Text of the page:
Last edited by 00ec25; 13-07-2017 at 12:44 AM.
    • AdrianC
    • By AdrianC 13th Jul 17, 8:04 AM
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    AdrianC
    • #5
    • 13th Jul 17, 8:04 AM
    • #5
    • 13th Jul 17, 8:04 AM
    • Davesnave
    • By Davesnave 13th Jul 17, 9:29 AM
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    Davesnave
    • #6
    • 13th Jul 17, 9:29 AM
    • #6
    • 13th Jul 17, 9:29 AM
    You can move an inspection chamber to enable an extension.

    I just did!
    'A society grows great when old men plant trees whose shade they'll never sit in.'
    • martindow
    • By martindow 13th Jul 17, 11:43 AM
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    martindow
    • #7
    • 13th Jul 17, 11:43 AM
    • #7
    • 13th Jul 17, 11:43 AM
    You can move an inspection chamber to enable an extension.

    I just did!
    Originally posted by Davesnave
    But if the extension goes over a shared sewer you would need to get permission from Thames Water to build it. If they allow it they would stipulate the construction needed over the pipe adding to the expense.
    • Davesnave
    • By Davesnave 13th Jul 17, 12:57 PM
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    Davesnave
    • #8
    • 13th Jul 17, 12:57 PM
    • #8
    • 13th Jul 17, 12:57 PM
    But if the extension goes over a shared sewer you would need to get permission from Thames Water to build it. If they allow it they would stipulate the construction needed over the pipe adding to the expense.
    Originally posted by martindow
    True, but it does look as if filling-in the side return here would be possible without involving anyone else's sewer directly.

    If something altogether more ambitious is planned, it does look risky, especially as it's not just building over the shared sewer that counts, but also foundation proximity to it. Forgotten the exact distance.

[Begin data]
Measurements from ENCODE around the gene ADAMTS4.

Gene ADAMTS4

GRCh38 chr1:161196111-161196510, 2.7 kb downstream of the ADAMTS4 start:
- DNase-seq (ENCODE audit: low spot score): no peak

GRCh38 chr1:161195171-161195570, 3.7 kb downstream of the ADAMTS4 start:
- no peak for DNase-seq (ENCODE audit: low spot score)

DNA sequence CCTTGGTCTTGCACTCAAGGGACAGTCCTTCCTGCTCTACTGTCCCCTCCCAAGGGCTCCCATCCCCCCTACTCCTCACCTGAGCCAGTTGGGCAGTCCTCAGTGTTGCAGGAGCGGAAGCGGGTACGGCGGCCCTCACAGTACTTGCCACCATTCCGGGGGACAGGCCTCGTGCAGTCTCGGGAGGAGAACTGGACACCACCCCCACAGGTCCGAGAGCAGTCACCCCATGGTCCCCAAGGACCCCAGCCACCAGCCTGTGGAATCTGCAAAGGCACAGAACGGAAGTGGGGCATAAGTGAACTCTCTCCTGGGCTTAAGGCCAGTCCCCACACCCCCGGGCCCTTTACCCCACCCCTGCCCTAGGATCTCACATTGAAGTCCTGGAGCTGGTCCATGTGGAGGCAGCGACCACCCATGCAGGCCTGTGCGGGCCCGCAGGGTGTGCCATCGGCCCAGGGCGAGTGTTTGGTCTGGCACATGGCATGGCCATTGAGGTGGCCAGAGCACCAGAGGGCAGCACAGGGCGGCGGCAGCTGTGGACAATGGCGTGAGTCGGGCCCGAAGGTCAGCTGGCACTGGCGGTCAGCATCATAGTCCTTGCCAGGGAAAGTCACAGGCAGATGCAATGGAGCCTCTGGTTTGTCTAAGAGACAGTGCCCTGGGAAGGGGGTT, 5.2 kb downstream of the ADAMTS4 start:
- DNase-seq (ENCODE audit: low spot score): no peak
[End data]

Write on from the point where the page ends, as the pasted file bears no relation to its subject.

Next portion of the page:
But how many people do more than a side return extension on this sort of house? Other factors, like loss of light, come into play.
    'A society grows great when old men plant trees whose shade they'll never sit in.'
    • lincroft1710
    • By lincroft1710 13th Jul 17, 4:05 PM
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    lincroft1710
    • #9
    • 13th Jul 17, 4:05 PM
    • #9
    • 13th Jul 17, 4:05 PM

    if it is foul (ie toilet) or grey (ie kitchen waste or sink/bath water) drainage, then building regulations will not allow you to have a manhole inside a building. You would have to change the entire pipe design or move the pipe. That is not an issue for TW, it is an issue for your local council when they approve your plans as being building reg compliant. You will need council BR approval even if you don't need council planning permission for the extension.
    Originally posted by 00ec25
    Have the rules changed recently as in 2008 I had a manhole in my kitchen approved by BR and inspected by them. It did have to have a rubber seal around the rim of the lid
    • AlexMac
    • By AlexMac 13th Jul 17, 4:23 PM
    • 1,858 Posts
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    AlexMac
    And only six months ago I had Building Control sign off for the conversion of a garage to a habitable room where there was already an existing inspection hatch to a foul drain where my three soil pipes came together under the garage floor. The builder simply moved the hatch a little to accept a fourth soilpipe and to replace the old metal hatch with a new seating and slightly smaller modern metal airtight hatch, which was then concealed below a hatch in the woodern suspended floor. All within my property and not shared so my problem if it ever blocks; which it hasn't in the past 30 years, so it should see me out! Just get a builder who knows what he's doing